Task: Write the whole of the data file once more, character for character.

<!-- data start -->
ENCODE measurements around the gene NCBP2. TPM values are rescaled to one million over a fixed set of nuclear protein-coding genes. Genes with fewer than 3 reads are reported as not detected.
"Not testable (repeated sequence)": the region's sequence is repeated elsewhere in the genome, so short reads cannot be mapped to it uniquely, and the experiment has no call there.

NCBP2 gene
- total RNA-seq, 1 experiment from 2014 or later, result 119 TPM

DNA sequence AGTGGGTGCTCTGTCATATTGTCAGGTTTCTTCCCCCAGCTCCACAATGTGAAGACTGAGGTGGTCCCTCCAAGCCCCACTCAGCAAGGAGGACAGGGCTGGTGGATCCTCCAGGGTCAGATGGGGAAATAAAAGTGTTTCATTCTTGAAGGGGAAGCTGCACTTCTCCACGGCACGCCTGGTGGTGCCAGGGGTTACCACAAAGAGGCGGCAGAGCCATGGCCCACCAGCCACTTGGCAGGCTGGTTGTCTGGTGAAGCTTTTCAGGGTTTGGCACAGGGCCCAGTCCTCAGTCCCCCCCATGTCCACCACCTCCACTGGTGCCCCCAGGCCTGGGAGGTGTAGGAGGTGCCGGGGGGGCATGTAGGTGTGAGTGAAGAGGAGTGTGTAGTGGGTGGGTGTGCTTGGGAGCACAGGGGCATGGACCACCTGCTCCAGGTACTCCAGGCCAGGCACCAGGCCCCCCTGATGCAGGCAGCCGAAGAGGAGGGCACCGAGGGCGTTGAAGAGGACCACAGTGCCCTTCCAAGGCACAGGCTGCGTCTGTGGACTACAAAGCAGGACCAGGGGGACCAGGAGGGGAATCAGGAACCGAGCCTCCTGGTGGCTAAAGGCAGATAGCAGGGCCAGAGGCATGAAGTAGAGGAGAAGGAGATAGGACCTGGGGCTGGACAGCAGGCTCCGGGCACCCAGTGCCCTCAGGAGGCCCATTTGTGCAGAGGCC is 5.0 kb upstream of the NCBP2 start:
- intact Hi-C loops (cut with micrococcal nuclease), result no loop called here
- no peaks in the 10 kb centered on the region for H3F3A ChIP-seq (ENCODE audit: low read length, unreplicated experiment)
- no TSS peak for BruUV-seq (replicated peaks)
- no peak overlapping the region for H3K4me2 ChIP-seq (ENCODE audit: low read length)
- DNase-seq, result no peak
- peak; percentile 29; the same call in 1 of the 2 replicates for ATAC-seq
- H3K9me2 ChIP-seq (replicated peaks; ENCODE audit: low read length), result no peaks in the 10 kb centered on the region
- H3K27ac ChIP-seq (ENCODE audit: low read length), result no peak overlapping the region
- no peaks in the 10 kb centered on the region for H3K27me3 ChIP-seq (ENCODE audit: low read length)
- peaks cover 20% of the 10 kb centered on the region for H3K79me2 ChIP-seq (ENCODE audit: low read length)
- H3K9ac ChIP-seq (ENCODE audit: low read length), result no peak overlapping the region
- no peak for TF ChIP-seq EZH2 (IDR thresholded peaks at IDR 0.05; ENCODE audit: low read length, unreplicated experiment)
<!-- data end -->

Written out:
ENCODE measurements around the gene NCBP2. TPM values are rescaled to one million over a fixed set of nuclear protein-coding genes. Genes with fewer than 3 reads are reported as not detected.
"Not testable (repeated sequence)": the region's sequence is repeated elsewhere in the genome, so short reads cannot be mapped to it uniquely, and the experiment has no call there.

NCBP2 gene
- total RNA-seq, 1 experiment from 2014 or later, result 119 TPM

DNA sequence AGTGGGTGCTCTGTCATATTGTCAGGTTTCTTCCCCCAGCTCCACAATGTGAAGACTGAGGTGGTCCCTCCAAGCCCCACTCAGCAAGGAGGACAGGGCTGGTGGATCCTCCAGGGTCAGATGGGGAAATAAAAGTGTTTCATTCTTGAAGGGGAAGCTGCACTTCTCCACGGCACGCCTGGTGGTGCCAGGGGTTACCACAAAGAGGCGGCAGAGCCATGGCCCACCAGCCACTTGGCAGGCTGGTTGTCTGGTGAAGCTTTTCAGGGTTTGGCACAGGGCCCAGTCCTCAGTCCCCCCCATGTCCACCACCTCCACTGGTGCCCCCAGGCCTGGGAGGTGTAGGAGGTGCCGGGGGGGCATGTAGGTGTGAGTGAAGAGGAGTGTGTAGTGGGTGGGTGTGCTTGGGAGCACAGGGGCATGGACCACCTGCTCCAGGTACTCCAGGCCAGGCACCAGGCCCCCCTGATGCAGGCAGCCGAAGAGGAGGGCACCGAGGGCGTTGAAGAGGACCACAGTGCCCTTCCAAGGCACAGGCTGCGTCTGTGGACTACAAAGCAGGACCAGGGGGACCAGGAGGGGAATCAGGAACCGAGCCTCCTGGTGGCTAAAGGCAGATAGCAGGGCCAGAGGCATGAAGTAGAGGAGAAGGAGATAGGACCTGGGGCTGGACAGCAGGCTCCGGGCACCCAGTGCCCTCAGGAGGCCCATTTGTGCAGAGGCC is 5.0 kb upstream of the NCBP2 start:
- intact Hi-C loops (cut with micrococcal nuclease), result no loop called here
- no peaks in the 10 kb centered on the region for H3F3A ChIP-seq (ENCODE audit: low read length, unreplicated experiment)
- no TSS peak for BruUV-seq (replicated peaks)
- no peak overlapping the region for H3K4me2 ChIP-seq (ENCODE audit: low read length)
- DNase-seq, result no peak
- peak; percentile 29; the same call in 1 of the 2 replicates for ATAC-seq
- H3K9me2 ChIP-seq (replicated peaks; ENCODE audit: low read length), result no peaks in the 10 kb centered on the region
- H3K27ac ChIP-seq (ENCODE audit: low read length), result no peak overlapping the region
- no peaks in the 10 kb centered on the region for H3K27me3 ChIP-seq (ENCODE audit: low read length)
- peaks cover 20% of the 10 kb centered on the region for H3K79me2 ChIP-seq (ENCODE audit: low read length)
- H3K9ac ChIP-seq (ENCODE audit: low read length), result no peak overlapping the region
- no peak for TF ChIP-seq EZH2 (IDR thresholded peaks at IDR 0.05; ENCODE audit: low read length, unreplicated experiment)